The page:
Destroys the power and will of doing good ; O how they tremble at the name of prude! Kills health, pawns honour, plunges in disgrace, And die with shame at thought of being good ! And, what is still more dreadful-spoils your face, For what will Artimis, the rich and gay,

See yonder set of thieves that live 'on spoil, What will the wits, that is, the coxcombs, say? The scandal and the tuin of our isle! They Heaven defy, to Earth's vile dregs a slave; And see (strange sight!) amid that ruffian band, Through cowardice, most execrably brave. A form divine high wave her snowy hand; With our own judgments durst we to comply, In virtue skould we live, in glory die.

Shakespeare.

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TO

That rattles loud a small enchanted box,

Our pride so great, our passion is so strong,
Which, loud as thunder, on the board she knocks. Advice to right confirms us in the wrong.
And as fierce storms, which Earth's foundation I hear you cry, “ This fellow's very odd.”
shook,

When you chastise, who would not kiss the rod ?
From Æolus's 'cave impetuous broke,

But I've a charm your anger shall control,
From this small cavern a mix'd tempest Aies, And turn your eyes with coldness on the vole.
Fear, rage, convulsion, tears, oaths, blasphemies ! The charm begins! To yonder flood of light,
For men, I mean the fair discharges none; That bursts o'er gloomy Britain, turn your sight.
She (guiltless creature!) swears to Heaven alone. What guardian power o'erwhelms your souls with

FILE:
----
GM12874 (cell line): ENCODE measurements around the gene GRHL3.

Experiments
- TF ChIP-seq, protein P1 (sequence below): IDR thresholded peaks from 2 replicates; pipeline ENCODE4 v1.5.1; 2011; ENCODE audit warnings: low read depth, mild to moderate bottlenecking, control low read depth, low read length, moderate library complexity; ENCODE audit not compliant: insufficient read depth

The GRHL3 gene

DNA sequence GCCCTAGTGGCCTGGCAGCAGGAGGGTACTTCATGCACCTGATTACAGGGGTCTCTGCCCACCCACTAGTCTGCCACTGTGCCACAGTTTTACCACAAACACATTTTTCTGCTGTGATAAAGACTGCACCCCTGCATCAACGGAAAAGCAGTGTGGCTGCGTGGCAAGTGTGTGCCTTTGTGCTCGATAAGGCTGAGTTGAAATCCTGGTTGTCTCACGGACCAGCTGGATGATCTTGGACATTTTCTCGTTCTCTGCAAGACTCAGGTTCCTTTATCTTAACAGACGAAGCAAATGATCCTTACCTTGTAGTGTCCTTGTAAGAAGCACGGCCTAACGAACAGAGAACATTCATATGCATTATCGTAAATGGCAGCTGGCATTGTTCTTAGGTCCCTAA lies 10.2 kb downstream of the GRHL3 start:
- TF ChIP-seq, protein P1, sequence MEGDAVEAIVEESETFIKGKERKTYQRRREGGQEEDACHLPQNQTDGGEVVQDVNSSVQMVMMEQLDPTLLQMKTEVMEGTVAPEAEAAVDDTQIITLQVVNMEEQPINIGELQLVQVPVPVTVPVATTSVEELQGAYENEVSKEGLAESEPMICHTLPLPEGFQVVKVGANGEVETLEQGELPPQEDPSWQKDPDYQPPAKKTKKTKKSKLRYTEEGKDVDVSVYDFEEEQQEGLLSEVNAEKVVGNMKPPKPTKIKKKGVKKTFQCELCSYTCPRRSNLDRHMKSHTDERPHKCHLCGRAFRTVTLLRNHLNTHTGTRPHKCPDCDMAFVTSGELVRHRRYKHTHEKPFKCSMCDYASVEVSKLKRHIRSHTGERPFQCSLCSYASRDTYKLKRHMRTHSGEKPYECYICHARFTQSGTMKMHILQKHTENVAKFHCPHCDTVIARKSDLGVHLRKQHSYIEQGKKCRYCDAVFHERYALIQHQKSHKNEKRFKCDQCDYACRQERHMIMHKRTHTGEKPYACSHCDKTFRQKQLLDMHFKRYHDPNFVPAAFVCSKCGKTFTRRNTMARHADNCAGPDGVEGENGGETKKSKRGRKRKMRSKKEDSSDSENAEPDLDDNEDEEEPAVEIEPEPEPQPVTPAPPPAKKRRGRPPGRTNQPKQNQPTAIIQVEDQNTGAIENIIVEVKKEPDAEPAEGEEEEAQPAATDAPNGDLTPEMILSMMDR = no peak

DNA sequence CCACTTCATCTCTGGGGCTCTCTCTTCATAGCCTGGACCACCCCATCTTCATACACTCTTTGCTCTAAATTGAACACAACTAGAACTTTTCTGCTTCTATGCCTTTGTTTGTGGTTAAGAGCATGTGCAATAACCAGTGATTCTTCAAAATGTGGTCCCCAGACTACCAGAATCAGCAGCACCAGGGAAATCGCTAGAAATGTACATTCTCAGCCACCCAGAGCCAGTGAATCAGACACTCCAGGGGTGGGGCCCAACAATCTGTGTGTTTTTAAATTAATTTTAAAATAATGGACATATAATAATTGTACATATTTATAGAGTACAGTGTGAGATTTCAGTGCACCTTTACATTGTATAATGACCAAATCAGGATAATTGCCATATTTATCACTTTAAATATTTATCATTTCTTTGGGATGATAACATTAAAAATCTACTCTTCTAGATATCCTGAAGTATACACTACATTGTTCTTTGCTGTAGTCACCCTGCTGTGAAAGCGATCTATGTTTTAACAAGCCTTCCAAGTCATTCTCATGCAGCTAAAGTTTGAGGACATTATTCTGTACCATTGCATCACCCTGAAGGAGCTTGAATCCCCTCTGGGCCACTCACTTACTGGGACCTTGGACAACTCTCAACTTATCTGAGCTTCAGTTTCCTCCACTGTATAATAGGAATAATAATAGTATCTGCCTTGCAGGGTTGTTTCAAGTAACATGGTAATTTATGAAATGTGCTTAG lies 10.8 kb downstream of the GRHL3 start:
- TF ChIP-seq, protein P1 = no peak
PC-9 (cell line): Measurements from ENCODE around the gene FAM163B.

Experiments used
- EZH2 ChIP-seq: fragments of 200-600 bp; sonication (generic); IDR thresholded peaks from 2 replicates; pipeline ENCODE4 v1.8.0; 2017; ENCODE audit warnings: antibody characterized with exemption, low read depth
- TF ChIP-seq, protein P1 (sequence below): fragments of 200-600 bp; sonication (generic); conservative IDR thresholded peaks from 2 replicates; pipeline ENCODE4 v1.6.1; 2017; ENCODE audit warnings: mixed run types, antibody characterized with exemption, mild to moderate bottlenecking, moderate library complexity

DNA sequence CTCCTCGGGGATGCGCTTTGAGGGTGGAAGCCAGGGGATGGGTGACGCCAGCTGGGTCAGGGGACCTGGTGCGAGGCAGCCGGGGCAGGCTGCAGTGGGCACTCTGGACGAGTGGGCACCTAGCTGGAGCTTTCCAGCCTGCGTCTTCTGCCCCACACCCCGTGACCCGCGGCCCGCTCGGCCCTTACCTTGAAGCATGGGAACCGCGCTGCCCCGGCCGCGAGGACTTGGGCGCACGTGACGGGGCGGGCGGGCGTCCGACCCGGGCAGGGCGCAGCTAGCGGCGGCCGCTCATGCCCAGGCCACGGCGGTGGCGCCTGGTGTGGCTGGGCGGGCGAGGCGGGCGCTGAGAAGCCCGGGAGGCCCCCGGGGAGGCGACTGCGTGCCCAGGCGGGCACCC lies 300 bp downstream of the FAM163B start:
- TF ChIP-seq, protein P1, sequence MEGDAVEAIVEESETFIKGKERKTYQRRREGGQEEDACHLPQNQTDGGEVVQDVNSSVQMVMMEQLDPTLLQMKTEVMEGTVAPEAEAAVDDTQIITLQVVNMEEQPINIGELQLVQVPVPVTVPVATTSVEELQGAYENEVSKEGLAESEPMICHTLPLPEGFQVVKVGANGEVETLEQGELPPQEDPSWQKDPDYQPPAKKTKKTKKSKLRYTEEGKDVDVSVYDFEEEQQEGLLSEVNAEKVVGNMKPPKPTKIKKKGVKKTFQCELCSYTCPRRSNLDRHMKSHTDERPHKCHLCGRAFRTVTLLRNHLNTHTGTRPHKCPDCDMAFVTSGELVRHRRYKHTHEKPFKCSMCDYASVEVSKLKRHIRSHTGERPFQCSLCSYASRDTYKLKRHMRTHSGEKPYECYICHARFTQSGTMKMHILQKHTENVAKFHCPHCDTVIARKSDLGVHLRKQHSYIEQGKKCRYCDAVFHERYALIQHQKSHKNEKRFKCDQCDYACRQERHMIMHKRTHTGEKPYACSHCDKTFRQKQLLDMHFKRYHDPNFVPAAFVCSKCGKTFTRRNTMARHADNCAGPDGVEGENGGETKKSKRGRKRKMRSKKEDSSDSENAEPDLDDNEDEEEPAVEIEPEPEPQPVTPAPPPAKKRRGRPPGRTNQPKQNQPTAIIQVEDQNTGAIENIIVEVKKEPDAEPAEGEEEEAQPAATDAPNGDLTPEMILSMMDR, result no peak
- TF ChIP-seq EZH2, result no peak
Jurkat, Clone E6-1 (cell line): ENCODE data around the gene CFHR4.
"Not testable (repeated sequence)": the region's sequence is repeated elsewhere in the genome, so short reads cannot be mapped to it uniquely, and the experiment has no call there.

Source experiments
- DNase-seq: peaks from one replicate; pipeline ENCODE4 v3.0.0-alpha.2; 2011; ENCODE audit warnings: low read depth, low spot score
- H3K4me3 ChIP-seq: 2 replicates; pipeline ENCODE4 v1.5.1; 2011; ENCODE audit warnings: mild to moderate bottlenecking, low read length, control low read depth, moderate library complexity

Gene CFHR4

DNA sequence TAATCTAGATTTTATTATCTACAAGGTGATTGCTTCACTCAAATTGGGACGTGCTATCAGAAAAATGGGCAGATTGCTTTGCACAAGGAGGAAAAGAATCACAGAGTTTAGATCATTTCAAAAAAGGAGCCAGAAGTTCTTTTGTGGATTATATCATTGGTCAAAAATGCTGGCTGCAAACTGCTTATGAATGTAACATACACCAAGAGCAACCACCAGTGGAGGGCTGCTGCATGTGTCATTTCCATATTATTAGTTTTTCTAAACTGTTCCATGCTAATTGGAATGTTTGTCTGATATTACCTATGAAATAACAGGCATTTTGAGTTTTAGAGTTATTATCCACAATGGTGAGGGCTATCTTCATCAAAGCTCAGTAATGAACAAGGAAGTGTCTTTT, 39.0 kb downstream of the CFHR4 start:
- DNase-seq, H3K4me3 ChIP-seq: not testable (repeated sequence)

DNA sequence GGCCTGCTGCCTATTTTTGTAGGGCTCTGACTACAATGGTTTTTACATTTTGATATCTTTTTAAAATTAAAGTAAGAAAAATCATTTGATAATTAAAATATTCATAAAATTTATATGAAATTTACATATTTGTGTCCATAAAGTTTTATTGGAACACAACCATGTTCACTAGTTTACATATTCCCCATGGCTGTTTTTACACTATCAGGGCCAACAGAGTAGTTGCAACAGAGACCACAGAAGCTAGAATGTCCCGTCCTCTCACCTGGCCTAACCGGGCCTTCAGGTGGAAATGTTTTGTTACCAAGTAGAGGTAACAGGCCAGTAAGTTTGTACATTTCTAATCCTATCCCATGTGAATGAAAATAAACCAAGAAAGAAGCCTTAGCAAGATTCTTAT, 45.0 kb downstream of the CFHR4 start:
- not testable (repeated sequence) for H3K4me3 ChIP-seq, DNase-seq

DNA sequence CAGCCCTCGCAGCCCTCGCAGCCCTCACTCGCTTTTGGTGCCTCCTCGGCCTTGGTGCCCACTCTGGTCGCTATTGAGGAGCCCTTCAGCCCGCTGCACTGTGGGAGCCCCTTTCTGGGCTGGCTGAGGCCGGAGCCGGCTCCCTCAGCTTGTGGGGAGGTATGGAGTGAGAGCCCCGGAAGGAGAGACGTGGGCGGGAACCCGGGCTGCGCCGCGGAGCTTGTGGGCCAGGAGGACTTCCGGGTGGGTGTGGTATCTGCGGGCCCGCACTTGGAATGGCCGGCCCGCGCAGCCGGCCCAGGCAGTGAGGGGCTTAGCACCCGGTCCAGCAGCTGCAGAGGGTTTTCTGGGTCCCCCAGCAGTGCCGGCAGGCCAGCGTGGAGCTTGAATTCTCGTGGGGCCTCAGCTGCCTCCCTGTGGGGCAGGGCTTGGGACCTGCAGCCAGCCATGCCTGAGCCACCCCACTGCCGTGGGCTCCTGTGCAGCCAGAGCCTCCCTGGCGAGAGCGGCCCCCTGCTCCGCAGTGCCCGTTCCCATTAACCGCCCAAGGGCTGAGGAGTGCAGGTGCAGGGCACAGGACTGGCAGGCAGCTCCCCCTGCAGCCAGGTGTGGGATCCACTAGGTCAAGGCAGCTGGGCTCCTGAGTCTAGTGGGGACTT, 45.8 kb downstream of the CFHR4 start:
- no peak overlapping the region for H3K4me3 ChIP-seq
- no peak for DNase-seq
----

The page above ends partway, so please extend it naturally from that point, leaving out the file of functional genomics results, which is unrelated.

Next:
See her eyes start! cheeks glow! and muscles Her deeds are precepts, her example law; [awe?
swell!

'Midst empire's charms, bow Carolina's heart
Like the mad maid in the Cumean cell.

Glows with the love of virtue, and of art!
Thus that divine one her soft nights employs ! Her favour is diffus'd to that degree,
Thus tunes her soul to tender nuptial joys !

Excess of goodness! it has dawn'd on me :
And when the cruel morning calls to bed,

When in my page, to balance numerous faults,
And on her pillow lays her aching head,

Or yodlike deeds were sbown, or generous thoughts,
With the dear images her dreams are crown'd, She smii’d, industrious to be pleas`d, nor knew
The die spins lovely, or the cards go round; From whom my pen the borrow'd lustre drew.
Imaginary ruin charms her still ;

Thus the majestic mother of mankind ?,
Her happy lord is cuckold by spadille :

To her own charms most amiably blind,
And if she's brought to bed, 't is ten to one, On the green margin innocently stood,
He marks the forehead of her darling son.

And gaz'd indulgent on the crystal flood;
O scene of horrour, and of wild despair,

Survey'd the stranger in the painted ware,
Why is the rich Atrides' splendid heir

And, smiling, prais'd the beauties which she gave.
Constrain'd to quit his antient lordly seat,
And hide his glories in a mean retreat ?